Cue Health has raised $ 235 million to accelerate the growth of a business based on a fast, portable testing platform.
The COVID-19 pandemic put Cue, founded in 2010, on the map helping her raise $ 100 million, receive $ 481 million government contract and carry products on the market.
With the new funding, Cue plans to develop an extensive menu of tests and incorporate them into a care pathway that includes physician consultations via telemedicine.
Cue’s activities continue based on the rapid testing technology he developed and perfected with a single digit. series A. round of funding, $ 45 million B series investment. i government support. The central goal then, as now, was to facilitate the rapid delivery of diagnostic information at home, at work, and at the point of care.
COVID-19 gave Cue the opportunity to accelerate and expand its plans. Cue received emergency use authorization for its portable test and care point COVID-19 in June, before securing money to increase the manufacture of its battery reader and associated cartridges. In March, Cue became the first company to win a U.S. for an over-the-counter molecular home test.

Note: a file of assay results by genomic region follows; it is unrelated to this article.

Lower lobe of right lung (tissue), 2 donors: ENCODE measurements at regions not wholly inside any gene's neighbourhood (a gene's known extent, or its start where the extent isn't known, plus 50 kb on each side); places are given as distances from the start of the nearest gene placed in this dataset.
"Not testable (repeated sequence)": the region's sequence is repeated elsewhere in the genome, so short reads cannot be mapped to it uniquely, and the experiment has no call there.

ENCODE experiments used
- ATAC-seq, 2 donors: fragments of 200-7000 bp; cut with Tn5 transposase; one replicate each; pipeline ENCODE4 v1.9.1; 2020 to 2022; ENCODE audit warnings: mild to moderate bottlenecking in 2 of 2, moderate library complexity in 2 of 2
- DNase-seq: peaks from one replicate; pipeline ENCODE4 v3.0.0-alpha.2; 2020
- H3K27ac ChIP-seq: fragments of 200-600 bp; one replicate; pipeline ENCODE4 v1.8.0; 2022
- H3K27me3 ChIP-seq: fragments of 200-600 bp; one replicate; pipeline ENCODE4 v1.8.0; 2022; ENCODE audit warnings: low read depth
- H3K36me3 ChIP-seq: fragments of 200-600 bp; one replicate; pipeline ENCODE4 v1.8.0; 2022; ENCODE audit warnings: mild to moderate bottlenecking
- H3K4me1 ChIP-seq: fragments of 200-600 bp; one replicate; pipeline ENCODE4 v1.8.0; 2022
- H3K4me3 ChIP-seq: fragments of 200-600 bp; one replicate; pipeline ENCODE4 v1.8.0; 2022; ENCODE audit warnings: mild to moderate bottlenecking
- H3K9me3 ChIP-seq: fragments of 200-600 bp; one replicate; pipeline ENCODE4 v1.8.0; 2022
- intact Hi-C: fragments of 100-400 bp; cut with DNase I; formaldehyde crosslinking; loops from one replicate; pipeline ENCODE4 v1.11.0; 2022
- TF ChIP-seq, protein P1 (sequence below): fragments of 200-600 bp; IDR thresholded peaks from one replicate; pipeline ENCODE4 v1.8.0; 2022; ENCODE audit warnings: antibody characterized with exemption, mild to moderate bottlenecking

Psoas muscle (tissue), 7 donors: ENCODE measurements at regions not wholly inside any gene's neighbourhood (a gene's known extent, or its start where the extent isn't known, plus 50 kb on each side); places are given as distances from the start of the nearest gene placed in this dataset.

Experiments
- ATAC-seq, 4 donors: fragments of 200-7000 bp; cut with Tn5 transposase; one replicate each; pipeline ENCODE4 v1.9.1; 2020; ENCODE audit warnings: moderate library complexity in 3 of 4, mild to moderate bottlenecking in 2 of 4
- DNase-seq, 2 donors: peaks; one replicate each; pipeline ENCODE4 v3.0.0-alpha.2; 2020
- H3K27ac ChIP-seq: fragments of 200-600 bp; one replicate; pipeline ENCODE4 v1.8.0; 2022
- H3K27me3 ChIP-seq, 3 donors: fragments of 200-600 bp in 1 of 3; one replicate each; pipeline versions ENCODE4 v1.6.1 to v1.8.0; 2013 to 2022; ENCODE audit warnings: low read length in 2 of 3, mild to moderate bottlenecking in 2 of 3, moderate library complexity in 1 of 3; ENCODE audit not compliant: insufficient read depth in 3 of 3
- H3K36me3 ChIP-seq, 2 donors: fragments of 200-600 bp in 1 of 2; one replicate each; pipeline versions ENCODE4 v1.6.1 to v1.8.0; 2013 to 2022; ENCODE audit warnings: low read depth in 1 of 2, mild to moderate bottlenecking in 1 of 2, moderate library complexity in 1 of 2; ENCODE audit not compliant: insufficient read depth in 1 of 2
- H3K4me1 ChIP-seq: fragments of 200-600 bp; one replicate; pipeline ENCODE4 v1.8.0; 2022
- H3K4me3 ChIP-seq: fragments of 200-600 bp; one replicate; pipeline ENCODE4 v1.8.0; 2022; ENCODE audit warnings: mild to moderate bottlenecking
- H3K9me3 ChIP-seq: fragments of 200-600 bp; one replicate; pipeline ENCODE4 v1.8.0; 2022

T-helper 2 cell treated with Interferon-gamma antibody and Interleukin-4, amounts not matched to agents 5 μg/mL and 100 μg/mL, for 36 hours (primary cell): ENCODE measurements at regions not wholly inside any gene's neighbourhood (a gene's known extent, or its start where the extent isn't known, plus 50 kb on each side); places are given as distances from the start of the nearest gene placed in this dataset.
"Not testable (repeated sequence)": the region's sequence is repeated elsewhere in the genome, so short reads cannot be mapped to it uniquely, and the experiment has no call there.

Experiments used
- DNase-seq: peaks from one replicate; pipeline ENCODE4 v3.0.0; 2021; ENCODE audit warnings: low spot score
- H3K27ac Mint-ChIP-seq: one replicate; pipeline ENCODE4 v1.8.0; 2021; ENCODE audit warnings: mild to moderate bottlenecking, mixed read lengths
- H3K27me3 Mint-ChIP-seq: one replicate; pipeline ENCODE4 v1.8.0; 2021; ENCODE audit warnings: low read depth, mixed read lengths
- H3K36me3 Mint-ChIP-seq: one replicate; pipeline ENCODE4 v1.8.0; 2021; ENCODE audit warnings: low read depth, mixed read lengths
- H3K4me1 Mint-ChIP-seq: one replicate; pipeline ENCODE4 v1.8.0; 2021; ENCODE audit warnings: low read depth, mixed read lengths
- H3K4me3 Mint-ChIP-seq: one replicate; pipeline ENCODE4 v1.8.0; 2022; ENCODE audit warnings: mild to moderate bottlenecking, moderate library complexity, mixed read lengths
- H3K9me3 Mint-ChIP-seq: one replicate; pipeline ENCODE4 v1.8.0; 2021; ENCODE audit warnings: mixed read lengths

Financial updates from public companies such as Abbott and Quidel suggest that the U.S. COVID-19 rapid testing market has softened in recent months. Still, Cue has still expanded its investor union to increase its largest round of financing to date.
New investors Perceptive Advisors, MSD Capital and Koch Strategic Platforms participated in the round with the support of existing sponsors, including Johnson & Johnson Innovation. MSD is the company that manages the capital of Dell Technologies founder Michael Dell.
Round size and investor identities suggest that Cue’s next step may be the public market. Perceptive and MSD have made investments prior to the IPO. One of MSD’s recent private investments in life sciences was made public six months after his private round. MSD recently configure a special purpose procurement company that will provide a company with an alternative path to public procurement.
Cue has plans that may require additional capital in the future. The San Diego-based company wants to build an offering that encompasses respiratory health, sexual health, heart and metabolic health, women’s health, men’s health, and chronic disease management. Instead of providing only evidence, Cue wants to “allow end-to-end care travel from diagnostic testing to physician consultation through telemedicine to intervention.”
Other diagnostic companies are also seeing their products in the broad context of a world in which the pandemic may have permanently changed the way healthcare is offered. Color, for example, seeks to build “a national technology-based public health infrastructure” around its tests.